As I wrote earlier, one important idea I took from Marcus Buckingham's The One Thing You Need to Know is the value of expending more energy in our areas of strength than in where we are weak. Self-evident? Maybe, but in practice we often tend to do the opposite.
John Stackhouse's review of another Buckingham book, Go Put Your Strengths to Work, inspired me to reserve it at our library. Although the "I gotta be me" philosophy taken to extremes can lead to unwholesome, selfish attitudes and dereliction of duty, we err in the other direction by not recognizing that God made us who we are and not someone else for a reason. To ignore that design is not only to insult our Creator, but also to risk missing out on the good he would do to and through us.
Buckingham’s counsel—available in this book, on his website, and via other media—coincides powerfully with the counsel of the apostle Paul, who told the early Christians under his care to recognize their inherent particularity, to rejoice in it, to honour each other’s differences, and to work together for mutual benefit. In fact, Paul provides for us an image so apt that it is surprising Buckingham never makes use of it: the parts of the human body working in all of their particularity for each other’s good: eye, ear, hand, foot, and so on (I Corinthians 12).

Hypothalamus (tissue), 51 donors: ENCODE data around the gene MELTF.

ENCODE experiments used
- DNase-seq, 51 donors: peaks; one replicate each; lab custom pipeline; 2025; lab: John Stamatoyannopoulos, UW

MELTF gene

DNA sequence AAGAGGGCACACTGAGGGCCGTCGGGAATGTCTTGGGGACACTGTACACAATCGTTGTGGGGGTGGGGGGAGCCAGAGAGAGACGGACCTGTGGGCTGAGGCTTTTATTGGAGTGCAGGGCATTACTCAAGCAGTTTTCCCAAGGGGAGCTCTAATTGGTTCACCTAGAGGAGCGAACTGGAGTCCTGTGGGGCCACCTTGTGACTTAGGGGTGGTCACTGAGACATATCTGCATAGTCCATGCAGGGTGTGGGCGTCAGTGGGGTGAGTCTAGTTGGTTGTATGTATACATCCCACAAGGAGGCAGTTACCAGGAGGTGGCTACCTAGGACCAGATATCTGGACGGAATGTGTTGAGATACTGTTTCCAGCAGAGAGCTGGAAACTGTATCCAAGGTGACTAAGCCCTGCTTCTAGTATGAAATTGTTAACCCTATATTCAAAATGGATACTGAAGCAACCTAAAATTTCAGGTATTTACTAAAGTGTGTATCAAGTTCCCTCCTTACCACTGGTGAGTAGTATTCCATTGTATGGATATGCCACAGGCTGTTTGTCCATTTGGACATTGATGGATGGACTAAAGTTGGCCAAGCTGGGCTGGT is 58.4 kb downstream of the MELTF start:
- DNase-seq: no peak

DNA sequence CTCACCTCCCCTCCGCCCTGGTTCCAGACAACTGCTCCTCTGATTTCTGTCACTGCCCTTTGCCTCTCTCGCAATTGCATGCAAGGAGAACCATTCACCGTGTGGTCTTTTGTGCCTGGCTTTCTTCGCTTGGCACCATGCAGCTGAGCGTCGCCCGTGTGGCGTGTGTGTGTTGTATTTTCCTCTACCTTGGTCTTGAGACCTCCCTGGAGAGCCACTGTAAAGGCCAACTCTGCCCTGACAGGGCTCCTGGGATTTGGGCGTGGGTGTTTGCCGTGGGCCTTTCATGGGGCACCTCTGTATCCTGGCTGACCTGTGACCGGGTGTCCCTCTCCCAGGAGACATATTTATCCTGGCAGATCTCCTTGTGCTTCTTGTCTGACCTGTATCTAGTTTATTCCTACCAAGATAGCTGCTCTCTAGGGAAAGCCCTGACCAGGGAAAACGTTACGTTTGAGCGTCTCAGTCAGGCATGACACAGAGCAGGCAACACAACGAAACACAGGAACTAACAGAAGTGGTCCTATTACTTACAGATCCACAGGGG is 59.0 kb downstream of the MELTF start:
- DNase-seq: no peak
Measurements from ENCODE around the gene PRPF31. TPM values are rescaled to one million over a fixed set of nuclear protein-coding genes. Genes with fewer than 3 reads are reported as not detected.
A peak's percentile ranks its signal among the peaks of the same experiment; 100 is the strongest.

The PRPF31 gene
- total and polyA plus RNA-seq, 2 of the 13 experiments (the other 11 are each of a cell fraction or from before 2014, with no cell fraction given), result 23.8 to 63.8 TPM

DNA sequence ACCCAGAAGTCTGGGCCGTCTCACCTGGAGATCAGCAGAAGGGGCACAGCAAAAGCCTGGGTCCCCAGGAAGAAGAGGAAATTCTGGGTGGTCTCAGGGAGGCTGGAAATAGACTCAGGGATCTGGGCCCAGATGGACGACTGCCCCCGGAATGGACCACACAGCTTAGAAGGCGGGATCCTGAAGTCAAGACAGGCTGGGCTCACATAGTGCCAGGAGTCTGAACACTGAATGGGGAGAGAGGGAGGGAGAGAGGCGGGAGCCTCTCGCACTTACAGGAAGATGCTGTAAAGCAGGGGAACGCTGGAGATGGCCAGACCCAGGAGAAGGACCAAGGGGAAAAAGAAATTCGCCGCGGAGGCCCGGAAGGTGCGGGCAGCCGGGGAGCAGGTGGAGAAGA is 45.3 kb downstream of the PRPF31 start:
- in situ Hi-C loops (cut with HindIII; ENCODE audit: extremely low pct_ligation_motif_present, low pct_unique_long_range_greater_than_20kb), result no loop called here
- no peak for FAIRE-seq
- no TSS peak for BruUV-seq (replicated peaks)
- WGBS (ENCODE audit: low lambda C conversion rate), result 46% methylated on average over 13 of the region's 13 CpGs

Life is short, distractions and demands are many, and we can misspend ‘way too much of our time and effort on matters that don’t matter, or in work to which we are neither inclined nor suited. Buckingham’s book is, like all wisdom, deceptively simple and clear, and I’ve found it to be effective. It has helped me move away from activities that I am not good at, or even some that I am, but don’t have much heart for, toward those through which I can do the most good for others and enjoy myself best while doing them.